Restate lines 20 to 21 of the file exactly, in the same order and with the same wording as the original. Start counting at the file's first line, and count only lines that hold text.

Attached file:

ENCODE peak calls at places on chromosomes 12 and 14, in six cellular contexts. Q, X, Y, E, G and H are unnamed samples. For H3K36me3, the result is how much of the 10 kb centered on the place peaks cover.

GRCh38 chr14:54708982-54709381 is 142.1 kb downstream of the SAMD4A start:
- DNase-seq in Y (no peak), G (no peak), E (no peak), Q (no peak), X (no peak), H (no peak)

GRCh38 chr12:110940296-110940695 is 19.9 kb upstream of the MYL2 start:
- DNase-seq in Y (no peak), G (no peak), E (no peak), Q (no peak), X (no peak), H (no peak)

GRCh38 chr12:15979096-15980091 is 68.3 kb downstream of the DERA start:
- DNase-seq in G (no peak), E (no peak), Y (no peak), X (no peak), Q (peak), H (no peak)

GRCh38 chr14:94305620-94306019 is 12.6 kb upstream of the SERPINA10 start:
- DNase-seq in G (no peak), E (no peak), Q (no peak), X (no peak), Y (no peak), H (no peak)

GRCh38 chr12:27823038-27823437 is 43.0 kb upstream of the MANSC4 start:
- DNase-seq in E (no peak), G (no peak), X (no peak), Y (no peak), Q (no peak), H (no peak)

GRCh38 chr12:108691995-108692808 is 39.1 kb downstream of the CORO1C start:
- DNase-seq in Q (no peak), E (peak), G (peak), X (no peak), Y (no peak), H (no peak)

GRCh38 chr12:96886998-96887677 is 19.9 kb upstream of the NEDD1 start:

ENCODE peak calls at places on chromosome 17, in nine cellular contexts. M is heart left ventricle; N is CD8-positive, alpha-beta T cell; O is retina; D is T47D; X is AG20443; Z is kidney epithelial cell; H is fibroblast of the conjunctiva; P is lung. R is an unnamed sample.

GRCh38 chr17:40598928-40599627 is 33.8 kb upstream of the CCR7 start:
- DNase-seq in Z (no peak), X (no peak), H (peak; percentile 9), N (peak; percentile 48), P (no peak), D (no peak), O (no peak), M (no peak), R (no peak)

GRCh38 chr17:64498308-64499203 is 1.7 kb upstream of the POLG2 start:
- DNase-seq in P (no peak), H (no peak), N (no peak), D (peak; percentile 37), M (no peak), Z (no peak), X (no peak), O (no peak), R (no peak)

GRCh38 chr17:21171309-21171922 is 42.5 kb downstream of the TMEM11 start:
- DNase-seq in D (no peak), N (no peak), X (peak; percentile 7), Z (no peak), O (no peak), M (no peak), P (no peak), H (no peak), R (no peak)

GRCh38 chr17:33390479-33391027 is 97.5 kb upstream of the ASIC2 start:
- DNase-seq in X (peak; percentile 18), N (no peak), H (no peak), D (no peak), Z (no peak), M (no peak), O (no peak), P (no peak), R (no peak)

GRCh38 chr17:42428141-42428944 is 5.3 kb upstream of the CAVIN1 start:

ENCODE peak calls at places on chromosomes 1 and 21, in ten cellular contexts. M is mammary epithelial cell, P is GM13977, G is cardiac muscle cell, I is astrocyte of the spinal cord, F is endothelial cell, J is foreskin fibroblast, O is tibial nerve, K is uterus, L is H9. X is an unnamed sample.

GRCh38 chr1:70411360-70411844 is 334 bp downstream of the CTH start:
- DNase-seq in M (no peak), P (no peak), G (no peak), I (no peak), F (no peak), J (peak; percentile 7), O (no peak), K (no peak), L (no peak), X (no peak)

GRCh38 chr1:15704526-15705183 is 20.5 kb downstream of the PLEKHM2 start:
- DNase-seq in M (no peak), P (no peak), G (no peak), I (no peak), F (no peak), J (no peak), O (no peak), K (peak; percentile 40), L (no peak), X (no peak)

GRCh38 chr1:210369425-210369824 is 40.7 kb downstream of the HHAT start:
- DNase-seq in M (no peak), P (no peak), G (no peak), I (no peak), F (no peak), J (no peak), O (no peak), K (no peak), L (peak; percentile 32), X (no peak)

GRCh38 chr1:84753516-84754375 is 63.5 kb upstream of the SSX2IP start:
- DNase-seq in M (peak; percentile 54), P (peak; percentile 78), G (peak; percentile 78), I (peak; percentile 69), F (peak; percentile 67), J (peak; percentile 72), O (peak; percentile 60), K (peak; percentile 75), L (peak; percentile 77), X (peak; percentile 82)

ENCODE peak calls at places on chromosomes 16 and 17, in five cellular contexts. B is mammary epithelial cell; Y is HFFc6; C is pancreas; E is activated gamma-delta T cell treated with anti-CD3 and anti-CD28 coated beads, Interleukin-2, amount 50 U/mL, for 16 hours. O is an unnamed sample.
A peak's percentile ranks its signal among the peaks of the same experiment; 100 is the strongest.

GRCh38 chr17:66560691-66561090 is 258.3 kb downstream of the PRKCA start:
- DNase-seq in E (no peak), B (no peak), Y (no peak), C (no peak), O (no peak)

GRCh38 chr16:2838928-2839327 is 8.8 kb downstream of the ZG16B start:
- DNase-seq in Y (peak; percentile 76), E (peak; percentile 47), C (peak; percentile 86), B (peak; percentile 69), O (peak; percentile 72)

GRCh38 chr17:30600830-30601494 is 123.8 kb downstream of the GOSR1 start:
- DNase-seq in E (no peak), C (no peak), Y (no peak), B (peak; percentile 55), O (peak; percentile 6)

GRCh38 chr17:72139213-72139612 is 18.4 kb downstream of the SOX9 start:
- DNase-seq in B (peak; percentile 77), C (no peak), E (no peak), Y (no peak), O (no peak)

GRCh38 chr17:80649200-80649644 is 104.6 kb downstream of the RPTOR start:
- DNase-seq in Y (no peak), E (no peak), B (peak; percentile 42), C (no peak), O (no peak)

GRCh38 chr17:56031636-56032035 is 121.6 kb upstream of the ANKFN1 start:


GRCh38 chr17:21171309-21171922 is 42.5 kb downstream of the TMEM11 start:
- DNase-seq in D (no peak), N (no peak), X (peak; percentile 7), Z (no peak), O (no peak), M (no peak), P (no peak), H (no peak), R (no peak)